The efficacy and safety profile of the WEB device for endovascular treatment of intracranial aneurysms has previously been investigated. Pierot et al. demonstrated one-year and two-year adequate occlusion rates of 79% [11] and 81% [12], respectively, and 94% occlusion rates in basilar bifurcation aneurysms [12]. The most common complication with the WEB device is thromboembolism (5-14%) [4,7,17], with middle cerebral artery (MCA) bifurcation aneurysms having a higher thromboembolic complication rate than posterior circulation aneurysms [7]. Recanalization and intraoperative rupture are less common, with a low incidence of device-related morbidity (0-1.3%) [4,9,11].
The literature pertaining to WEB plus Y-stent for basilar artery aneurysms is limited. Cagnazzo et al. reported treatment of 17 intracranial aneurysms using WEB plus stent, but all three basilar aneurysms required retreatment with Y-stent-assisted coiling due to inadequate occlusion [3]. Samaniego et al. describes two cases where WEB plus Y-stent was used to treat wide-necked basilar tip aneurysms [13]. One patient died from basilar artery occlusion and the other intervention was performed as a bailout maneuver but achieved great intrasaccular positioning of the WEB device [13]. Additionally, Lawson et al. reports one case where WEB plus stent achieved excellent results [6]. Our procedure also resulted in adequate occlusion without complications.


The advantage of using the WEB device is simplicity and avoidance of multi-device use. However, it is important to have salvage techniques available to either remove or stabilize the device to prevent migration and/or vessel occlusion. Generally, an incremental algorithm from simple to complex should guide treatment. In keeping with this principle, the authors intended to use a single WEB device for this aneurysm. This was preferred over stent-assisted coiling because it eliminated the need for long-term dual antiplatelet therapy. Unfortunately, the WEB device did not adequately conform to the shallow aneurysm. In order to minimize risk of WEB migration, the authors decided that placement of a stent would be needed to properly secure it in place. Whereas a single stent would have been preferable, Y-stent was needed to preserve the patency of both PCAs and ensure adequate occlusion in this basilar tip aneurysm. .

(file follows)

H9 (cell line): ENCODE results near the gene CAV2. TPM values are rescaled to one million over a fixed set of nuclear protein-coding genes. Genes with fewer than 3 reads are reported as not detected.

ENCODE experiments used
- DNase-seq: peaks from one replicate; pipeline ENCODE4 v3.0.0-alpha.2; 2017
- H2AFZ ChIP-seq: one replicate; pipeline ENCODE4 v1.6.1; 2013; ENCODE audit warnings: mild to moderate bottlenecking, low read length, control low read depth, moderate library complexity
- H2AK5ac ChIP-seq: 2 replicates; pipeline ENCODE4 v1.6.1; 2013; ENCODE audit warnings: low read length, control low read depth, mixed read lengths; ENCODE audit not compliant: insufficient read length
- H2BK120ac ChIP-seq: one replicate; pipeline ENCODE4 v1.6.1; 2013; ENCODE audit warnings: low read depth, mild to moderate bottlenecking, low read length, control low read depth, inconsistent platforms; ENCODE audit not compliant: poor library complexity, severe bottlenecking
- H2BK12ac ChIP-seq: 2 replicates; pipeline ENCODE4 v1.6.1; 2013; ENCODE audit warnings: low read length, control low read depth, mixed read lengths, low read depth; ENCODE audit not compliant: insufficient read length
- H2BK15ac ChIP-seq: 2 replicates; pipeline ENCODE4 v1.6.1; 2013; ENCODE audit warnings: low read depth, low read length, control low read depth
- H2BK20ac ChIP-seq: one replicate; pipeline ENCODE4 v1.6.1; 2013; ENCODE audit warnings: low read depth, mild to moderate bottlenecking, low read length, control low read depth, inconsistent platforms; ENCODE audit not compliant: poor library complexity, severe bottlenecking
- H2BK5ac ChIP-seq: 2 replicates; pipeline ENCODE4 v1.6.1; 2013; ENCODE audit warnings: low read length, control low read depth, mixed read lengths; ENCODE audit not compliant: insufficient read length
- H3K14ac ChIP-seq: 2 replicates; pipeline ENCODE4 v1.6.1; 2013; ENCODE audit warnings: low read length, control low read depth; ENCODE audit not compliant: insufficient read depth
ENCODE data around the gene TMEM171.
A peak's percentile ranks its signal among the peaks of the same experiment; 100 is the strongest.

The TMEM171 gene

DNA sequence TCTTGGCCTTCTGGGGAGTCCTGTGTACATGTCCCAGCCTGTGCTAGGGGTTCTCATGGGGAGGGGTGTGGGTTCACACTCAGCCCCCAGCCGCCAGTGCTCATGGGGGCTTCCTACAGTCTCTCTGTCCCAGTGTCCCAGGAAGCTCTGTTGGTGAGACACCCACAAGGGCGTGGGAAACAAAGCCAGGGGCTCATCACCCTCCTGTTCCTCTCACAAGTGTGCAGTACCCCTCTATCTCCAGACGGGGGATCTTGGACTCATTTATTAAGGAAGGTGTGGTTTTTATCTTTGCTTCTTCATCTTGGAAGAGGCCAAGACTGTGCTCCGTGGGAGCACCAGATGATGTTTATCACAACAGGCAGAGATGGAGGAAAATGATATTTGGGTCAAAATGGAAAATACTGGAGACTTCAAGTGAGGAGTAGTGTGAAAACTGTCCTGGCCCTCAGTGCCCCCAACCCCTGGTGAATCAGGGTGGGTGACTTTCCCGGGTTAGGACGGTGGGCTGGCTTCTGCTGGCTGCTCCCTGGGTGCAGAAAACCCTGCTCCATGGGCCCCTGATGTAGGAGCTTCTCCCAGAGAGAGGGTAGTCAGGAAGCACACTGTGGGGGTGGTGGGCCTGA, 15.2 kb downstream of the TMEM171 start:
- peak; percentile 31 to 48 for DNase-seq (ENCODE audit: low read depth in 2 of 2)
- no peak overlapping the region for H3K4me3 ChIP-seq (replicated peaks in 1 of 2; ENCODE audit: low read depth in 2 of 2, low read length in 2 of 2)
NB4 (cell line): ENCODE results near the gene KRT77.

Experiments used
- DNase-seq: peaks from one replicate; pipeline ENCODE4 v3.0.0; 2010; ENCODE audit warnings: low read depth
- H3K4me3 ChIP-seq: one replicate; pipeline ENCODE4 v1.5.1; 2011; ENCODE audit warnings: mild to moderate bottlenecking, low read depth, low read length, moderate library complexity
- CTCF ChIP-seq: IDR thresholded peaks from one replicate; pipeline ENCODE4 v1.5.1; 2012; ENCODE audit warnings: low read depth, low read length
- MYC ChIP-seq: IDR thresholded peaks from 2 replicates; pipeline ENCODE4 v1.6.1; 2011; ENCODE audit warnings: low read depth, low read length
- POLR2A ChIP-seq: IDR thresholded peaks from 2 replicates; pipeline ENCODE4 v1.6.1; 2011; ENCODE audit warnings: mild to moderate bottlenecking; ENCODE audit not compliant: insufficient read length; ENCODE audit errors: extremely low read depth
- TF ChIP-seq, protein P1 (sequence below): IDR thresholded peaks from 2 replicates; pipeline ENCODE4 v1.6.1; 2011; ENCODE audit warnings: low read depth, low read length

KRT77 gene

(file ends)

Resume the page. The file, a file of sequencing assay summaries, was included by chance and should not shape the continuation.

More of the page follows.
The authors report no conflict of interest concerning the materials or methods used in this study or the findings specified in this paper.

Fig. 1.
Three-dimensional (3D) reconstruction of basilar aneurysm in posterior (A) and left posterior oblique (B). Length 6.76 mm (arrows 1). Width 6.35 mm (arrows 2). Height 4.30 mm (arrows 3).
Fig. 2.
Deployment of Woven Endobridge (WEB) (MicroVention-Terumo, Aliso Viejo, CA, USA) into basilar tip aneurysm with conformational dimensions of 6.43 mm (L)×6.45 mm (W) (A) but inadequate occlusion (B).
Fig. 3.
Deployment of two 3.5×25 mm LVIS Junior stents (MicroVention-Terumo, Aliso Viejo, CA, USA) in Y-shaped fashion. First stent was deployed in the left posterior cerebral artery (A) and the second stent was placed into the right posterior cerebral artery (B).
Fig. 4.
Occlusion of basilar tip aneurysm with patency to remainder of posterior cerebral circulation is confirmed on digital-subtraction angiography in anteroposterior (A) and lateral (B) views.


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Nathan J. Nordmann